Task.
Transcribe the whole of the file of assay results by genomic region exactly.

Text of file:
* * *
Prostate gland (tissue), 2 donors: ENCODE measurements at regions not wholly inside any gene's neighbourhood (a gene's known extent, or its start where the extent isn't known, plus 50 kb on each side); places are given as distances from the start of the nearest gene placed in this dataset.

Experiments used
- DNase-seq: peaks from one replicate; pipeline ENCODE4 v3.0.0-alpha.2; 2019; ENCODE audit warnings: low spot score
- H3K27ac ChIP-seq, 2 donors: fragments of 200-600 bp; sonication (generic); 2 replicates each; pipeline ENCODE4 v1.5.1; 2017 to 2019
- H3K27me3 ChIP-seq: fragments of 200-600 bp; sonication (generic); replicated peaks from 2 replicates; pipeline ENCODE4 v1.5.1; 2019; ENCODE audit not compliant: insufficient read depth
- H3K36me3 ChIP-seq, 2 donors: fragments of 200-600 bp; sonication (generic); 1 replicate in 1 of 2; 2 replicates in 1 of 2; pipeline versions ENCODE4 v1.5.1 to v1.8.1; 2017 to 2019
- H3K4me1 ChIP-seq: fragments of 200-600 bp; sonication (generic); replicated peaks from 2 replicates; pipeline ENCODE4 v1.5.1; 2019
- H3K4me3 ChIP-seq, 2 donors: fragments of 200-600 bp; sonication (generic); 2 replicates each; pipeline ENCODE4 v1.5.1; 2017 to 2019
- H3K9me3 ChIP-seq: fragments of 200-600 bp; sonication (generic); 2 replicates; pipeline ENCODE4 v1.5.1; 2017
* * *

Prostate gland (tissue), 2 donors: ENCODE measurements at regions not wholly inside any gene's neighbourhood (a gene's known extent, or its start where the extent isn't known, plus 50 kb on each side); places are given as distances from the start of the nearest gene placed in this dataset.

Experiments used
- DNase-seq: peaks from one replicate; pipeline ENCODE4 v3.0.0-alpha.2; 2019; ENCODE audit warnings: low spot score
- H3K27ac ChIP-seq, 2 donors: fragments of 200-600 bp; sonication (generic); 2 replicates each; pipeline ENCODE4 v1.5.1; 2017 to 2019
- H3K27me3 ChIP-seq: fragments of 200-600 bp; sonication (generic); replicated peaks from 2 replicates; pipeline ENCODE4 v1.5.1; 2019; ENCODE audit not compliant: insufficient read depth
- H3K36me3 ChIP-seq, 2 donors: fragments of 200-600 bp; sonication (generic); 1 replicate in 1 of 2; 2 replicates in 1 of 2; pipeline versions ENCODE4 v1.5.1 to v1.8.1; 2017 to 2019
- H3K4me1 ChIP-seq: fragments of 200-600 bp; sonication (generic); replicated peaks from 2 replicates; pipeline ENCODE4 v1.5.1; 2019
- H3K4me3 ChIP-seq, 2 donors: fragments of 200-600 bp; sonication (generic); 2 replicates each; pipeline ENCODE4 v1.5.1; 2017 to 2019
- H3K9me3 ChIP-seq: fragments of 200-600 bp; sonication (generic); 2 replicates; pipeline ENCODE4 v1.5.1; 2017